Promoting Health-Enhancing Physical Activity: a State-of-the-art Review of Peer-Delivered Interventions

  • Ryan M. Hulteen
  • Katrina J. Waldhauser
  • Mark R. BeauchampEmail author
Psychological Issues (V Drapeau and V Ivezaj, Section Editors)
Part of the following topical collections:
  1. Topical Collection on Psychological Issues


Purpose of Review

In this review, we critically examined recent evidence pertaining to the efficacy of peer-delivered physical activity interventions.

Recent Findings

Peer-delivered interventions appear to represent an efficacious, although under-utilized, means of promoting health-enhancing physical activity, among diverse populations across the lifespan, and in different settings. Nevertheless, research has largely failed to identify the salient behaviors/strategies of peer leaders that can promote behavior change among target populations, as well as explanatory mechanisms (i.e., mediators) of intervention effects.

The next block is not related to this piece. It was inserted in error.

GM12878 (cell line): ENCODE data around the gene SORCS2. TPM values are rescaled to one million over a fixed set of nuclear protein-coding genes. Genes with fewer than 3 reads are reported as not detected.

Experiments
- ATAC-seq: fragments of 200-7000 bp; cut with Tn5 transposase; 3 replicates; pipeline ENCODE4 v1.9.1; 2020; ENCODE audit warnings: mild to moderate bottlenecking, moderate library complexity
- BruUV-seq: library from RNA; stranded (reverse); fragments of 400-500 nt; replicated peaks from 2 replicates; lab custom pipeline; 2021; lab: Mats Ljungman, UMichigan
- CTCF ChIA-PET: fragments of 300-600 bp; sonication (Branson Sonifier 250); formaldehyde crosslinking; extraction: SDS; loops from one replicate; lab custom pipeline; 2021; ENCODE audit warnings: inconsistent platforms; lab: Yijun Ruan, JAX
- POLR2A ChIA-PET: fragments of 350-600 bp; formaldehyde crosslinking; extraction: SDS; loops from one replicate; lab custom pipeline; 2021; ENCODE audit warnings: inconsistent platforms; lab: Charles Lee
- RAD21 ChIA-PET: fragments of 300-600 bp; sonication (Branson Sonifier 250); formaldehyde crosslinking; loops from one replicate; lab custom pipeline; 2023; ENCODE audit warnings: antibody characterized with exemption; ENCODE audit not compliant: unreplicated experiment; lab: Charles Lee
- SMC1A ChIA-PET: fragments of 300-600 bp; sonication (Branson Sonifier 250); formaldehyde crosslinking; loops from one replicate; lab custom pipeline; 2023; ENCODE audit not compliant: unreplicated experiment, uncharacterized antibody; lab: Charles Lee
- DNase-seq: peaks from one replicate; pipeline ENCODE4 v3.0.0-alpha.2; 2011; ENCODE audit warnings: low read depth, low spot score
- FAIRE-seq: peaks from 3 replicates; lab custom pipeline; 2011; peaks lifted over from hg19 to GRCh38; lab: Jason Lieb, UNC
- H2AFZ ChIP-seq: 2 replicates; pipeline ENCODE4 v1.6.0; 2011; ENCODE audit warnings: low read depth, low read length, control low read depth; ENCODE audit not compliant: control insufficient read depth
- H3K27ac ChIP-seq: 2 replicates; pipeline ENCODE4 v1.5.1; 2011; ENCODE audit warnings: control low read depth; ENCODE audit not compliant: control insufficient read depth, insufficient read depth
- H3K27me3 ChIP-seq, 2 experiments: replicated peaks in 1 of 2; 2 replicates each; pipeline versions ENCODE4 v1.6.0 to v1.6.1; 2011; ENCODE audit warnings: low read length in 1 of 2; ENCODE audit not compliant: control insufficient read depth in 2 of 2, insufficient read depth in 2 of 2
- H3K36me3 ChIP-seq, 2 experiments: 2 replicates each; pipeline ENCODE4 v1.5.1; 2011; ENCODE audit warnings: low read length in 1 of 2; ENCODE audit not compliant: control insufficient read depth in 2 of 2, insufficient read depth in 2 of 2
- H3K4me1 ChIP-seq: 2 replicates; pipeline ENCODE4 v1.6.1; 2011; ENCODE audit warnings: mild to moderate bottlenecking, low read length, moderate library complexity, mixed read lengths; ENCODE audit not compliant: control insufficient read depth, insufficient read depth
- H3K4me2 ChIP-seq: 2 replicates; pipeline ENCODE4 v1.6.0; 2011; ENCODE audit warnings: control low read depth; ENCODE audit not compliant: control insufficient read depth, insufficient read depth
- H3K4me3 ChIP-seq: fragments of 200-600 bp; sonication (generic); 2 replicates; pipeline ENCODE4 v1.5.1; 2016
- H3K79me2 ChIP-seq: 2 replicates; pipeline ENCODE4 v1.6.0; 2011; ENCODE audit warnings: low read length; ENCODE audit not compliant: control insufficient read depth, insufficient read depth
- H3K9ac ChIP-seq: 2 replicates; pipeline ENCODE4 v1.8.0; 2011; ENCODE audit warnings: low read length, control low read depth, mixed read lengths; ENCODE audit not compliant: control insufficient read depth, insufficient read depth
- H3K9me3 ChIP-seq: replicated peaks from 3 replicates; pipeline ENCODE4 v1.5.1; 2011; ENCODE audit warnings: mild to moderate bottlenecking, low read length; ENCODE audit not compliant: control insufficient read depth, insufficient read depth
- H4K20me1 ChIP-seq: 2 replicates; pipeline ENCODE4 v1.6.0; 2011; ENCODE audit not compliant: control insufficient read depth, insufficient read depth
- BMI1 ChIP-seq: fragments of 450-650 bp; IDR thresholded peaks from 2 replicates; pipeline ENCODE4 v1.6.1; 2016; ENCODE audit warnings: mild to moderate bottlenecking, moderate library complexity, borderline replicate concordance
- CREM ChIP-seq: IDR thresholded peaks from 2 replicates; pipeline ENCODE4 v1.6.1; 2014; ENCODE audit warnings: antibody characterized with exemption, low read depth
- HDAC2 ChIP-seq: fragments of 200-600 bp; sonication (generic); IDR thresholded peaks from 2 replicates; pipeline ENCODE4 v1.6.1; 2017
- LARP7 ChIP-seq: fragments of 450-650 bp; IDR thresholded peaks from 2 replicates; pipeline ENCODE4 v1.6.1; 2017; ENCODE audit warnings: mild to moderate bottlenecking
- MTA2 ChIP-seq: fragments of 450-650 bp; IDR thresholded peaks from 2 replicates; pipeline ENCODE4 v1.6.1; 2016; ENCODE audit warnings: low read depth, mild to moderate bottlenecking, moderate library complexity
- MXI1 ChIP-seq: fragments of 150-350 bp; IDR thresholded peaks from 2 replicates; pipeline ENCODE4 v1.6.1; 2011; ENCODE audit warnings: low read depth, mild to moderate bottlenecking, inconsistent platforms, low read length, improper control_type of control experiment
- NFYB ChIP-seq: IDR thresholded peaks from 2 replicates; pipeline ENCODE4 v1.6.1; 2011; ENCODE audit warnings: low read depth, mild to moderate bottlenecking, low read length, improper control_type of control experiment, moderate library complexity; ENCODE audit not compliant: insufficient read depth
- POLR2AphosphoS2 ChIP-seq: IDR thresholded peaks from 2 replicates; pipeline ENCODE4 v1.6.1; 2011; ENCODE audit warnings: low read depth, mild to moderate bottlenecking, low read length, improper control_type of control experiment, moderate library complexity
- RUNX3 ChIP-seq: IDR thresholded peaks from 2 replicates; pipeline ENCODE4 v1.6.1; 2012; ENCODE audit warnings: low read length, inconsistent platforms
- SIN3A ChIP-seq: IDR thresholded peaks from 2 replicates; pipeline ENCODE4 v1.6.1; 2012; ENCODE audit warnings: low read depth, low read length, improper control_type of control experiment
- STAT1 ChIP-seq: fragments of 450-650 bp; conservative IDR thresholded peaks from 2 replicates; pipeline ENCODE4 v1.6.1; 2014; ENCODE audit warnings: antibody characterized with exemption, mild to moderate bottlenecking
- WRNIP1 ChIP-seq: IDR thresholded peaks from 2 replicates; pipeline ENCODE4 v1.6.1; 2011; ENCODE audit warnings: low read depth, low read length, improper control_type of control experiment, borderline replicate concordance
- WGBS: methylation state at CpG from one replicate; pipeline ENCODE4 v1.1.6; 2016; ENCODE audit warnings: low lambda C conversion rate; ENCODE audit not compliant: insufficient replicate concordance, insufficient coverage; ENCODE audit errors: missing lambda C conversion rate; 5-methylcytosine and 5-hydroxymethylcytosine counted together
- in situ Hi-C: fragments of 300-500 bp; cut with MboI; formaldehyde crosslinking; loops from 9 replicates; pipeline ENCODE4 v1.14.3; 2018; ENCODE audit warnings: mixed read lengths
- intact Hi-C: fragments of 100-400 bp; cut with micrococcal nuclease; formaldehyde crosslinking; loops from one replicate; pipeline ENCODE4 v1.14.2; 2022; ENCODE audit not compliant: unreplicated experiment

Balanced against recent evidence for the efficacy of peer-delivered interventions to promote physical activity, work in this area appears impeded by an absence of peer-centric explanatory frameworks and theory that may optimize both intervention delivery and efficacy/effectiveness.


Mentorship Leadership Peers Intervention Physical activity Exercise Theory 


Compliance with Ethical Standards

Conflict of Interest

All authors declare that they have no conflict of interest.

Human and Animal Rights and Informed Consent

This article does not contain any studies with human or animal subjects performed by any of the authors.


Papers of particular interest, published recently, have been highlighted as: • Of importance

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© Springer Science+Business Media, LLC, part of Springer Nature 2019

Authors and Affiliations

  1. 1.School of KinesiologyUniversity of British ColumbiaVancouverCanada

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